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Thursday, December 1

Editor's Note: CNN News Update is a running log of the latest news from CNN World Headquarters, reported by CNN's correspondents, producers and Wires.CNN editors.

U.N. investigator believes torture remains widespread in China

(CNN) -- Concluding a two-week visit to China where he investigated allegations of torture by authorities, a United Nations investigator said Friday he believes inhumane treatment remains common and noted government officials hindered his efforts to gather information.

"Although he cannot make a detailed determination as to the current scale of these abuses, the Special Rapporteur believes that the practice of torture, though on the decline -- particularly in urban areas -- remains widespread," said a statement issued by the United Nations as investigator Manfred Nowak concluded his trip.

The statement said, "a number of alleged victims and family members were intimidated by security personnel, placed under police surveillance, instructed not to meet the Special Rapporteur or were physically prevented from meeting with him."

Nowak began his visit Nov. 20, nearly a decade after the initial request was made by the then-Special Rapporteur on Torture to China to visit and investigate allegations of mistreatment and torture. He visited detention centers and prisons in Beijing, Lhasa and Uriumqi, and talked with attorneys and justice officials, the U.N. statement said. (Posted 3:27 a.m.)

Iraqi electoral commission member killed

BAGHDAD (CNN) -- Gunmen dressed in Iraqi Army uniforms stormed a Baquba home and killed a member of the Independent Electoral Commission of Iraq, Baquba police said.

Majid Jabbar Brisem al-Hamdani was killed in the home in northeast Baquba about 2 a.m. Friday (6 p.m. Thursday ET), police said. His brother, Hamed Jabbar al-Hamdani, also an IECI member and the head of al-Zaghamiya election center, was wounded. He received several bullet wounds, police said, and was transferred to a hospital.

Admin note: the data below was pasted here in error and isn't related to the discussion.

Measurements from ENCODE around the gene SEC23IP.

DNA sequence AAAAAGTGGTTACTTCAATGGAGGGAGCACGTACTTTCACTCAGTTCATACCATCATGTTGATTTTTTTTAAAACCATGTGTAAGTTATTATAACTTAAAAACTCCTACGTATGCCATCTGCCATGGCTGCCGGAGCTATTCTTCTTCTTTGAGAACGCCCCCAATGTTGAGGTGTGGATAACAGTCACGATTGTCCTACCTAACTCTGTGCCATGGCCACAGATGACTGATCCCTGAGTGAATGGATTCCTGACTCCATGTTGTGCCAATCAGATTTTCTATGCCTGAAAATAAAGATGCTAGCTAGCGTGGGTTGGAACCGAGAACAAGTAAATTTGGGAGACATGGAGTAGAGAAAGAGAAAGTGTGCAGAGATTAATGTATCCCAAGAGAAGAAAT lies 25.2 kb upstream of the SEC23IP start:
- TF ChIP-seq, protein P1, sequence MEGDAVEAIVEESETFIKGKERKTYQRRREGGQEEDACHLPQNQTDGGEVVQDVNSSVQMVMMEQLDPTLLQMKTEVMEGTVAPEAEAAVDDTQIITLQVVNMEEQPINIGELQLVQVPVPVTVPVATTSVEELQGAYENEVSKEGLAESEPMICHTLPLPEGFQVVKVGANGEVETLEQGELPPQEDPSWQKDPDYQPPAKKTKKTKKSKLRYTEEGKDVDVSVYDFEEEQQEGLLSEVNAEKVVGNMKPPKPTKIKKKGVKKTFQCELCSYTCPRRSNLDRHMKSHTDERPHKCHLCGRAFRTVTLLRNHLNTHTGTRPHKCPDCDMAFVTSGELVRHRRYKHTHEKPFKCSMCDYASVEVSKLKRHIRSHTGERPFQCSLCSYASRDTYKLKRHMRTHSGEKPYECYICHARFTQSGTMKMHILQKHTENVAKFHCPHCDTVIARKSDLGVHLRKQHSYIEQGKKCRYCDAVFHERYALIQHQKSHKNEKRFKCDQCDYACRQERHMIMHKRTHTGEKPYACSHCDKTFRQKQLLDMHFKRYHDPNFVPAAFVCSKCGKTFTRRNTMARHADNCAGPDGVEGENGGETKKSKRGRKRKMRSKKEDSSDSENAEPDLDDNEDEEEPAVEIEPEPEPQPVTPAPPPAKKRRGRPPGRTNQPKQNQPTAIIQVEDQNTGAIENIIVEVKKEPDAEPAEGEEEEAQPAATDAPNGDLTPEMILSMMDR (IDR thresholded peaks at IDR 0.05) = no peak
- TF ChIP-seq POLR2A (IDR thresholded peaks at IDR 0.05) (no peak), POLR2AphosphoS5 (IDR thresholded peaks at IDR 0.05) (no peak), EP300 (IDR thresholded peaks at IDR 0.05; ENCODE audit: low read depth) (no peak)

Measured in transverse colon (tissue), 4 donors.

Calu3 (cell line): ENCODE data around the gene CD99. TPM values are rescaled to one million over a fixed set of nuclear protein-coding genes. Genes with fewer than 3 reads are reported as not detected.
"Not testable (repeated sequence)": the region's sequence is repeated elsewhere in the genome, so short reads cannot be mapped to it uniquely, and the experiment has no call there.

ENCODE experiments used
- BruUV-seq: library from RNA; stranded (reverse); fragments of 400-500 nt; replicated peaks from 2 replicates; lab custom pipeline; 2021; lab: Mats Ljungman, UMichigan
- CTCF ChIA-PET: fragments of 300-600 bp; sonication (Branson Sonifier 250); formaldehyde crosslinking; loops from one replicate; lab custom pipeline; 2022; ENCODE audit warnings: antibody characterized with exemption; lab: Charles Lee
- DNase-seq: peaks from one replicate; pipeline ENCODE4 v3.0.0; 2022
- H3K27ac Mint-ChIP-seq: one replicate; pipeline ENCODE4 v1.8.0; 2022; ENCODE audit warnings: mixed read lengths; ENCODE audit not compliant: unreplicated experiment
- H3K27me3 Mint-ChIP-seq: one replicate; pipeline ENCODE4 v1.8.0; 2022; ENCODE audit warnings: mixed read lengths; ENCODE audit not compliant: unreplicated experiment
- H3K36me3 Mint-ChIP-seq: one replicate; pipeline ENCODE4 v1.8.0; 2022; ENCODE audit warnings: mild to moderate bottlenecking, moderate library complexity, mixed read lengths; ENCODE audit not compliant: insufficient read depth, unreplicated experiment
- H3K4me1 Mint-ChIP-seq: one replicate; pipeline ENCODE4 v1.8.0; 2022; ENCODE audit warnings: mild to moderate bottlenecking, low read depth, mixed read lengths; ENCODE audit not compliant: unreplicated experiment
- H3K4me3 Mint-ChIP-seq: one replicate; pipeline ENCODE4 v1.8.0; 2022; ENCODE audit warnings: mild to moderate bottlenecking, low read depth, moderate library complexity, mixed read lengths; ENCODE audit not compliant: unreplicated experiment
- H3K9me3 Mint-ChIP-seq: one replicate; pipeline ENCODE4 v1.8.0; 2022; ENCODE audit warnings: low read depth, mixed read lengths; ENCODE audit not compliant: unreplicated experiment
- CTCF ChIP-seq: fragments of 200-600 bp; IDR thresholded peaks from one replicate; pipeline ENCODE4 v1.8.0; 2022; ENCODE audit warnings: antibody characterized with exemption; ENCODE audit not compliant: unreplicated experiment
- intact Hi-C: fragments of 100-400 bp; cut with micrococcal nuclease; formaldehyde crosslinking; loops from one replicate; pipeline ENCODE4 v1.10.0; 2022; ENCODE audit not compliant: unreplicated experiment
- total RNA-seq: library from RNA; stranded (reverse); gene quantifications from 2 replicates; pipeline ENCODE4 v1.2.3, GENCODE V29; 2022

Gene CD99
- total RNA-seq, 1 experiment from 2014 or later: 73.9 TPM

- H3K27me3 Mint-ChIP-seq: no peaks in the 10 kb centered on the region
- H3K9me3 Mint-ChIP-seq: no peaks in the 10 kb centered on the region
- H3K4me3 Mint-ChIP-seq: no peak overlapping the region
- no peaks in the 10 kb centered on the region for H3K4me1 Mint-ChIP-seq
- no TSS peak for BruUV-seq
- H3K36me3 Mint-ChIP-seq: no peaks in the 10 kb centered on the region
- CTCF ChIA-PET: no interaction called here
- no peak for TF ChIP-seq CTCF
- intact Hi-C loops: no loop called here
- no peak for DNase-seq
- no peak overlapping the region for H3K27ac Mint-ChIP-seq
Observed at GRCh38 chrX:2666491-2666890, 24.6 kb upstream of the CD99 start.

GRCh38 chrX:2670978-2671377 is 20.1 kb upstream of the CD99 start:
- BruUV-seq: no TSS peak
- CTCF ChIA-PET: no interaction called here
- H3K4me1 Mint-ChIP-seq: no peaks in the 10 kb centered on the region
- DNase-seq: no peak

However, Al-Hamdani told CNN that the incident will not stop him from doing his job, and he plans to return to his position after he recovers. --From CNN's Mohammed Tawfeeq (Posted 2:14 a.m.)

U.S. Marines, Iraqi troops launch Operation Shank in Ramadi

BAGHDAD (CNN) -- U.S. Marines and Iraqi Army soldiers on Friday launched Operation Shank in Ramadi, aimed at disrupting a group of insurgents believed to be using an area of the city as a base for attacks on citizens as well as U.S. and Iraqi troops, the U.S. military said in a statement.

About 200 Iraqi soldiers from the 1st Brigade, 7th Division, and 300 U.S. Marines from the 3rd Battalion, 7th Marine Regiment, assigned to the 2nd Brigade Combat Team, were participating in the operation, the fifth in a series with a goal of disrupting the insurgency in Ramadi and providing a stable environment for Dec. 15 elections.

Previously, the military said, operations Panthers, Bruins, Lions and Tigers discovered numerous weapons caches, and resulted in a decrease in insurgent attacks against Iraqi citizens in Ramadi, the capital of Iraq's volatile Anbar province. In addition, since Nov. 16, Iraqi and U.S. forces have killed or detained numerous suspected insurgents, the military said. (Posted 1:29 a.m.)

TSA to unveil new security procedures Friday

From CNN Homeland Security Correspondent Jeanne Meserve

WASHINGTON (CNN) -- The Transportation Security Administration will announce changes in screening procedures at the nation's commercial airports Friday, allowing passengers to take small scissors and tools on planes but increasing random passenger checks and the thoroughness of pat-down searches.

TSA officials briefed managers of the nation's airports on the changes Thursday in a conference call. CNN obtained a summary of the briefing. Under the new procedures, which are designed to give screeners more time to focus on detecting explosives, scissors less than 4 inches long and tools less than 7 inches long will now be allowed on aircraft.

However, knives and some tools will still be prohibited, including crowbars, drills, hammers and saws. (Posted 9:55 p.m.)

Storm-battered New Orleans neighborhood reopens

NEW ORLEANS (CNN) -- Residents of the Lower 9th Ward began returning to their battered, flooded-out homes as the city neighborhood hit hardest by Hurricane Katrina reopened during daylight hours Thursday.

Neighborhood residents were forced out of their homes three months ago, when Katrina slammed into the Gulf Coast and left 80 percent of New Orleans underwater. Returning residents had to sign in at a military checkpoint, and they were required to leave by sundown due to safety concerns.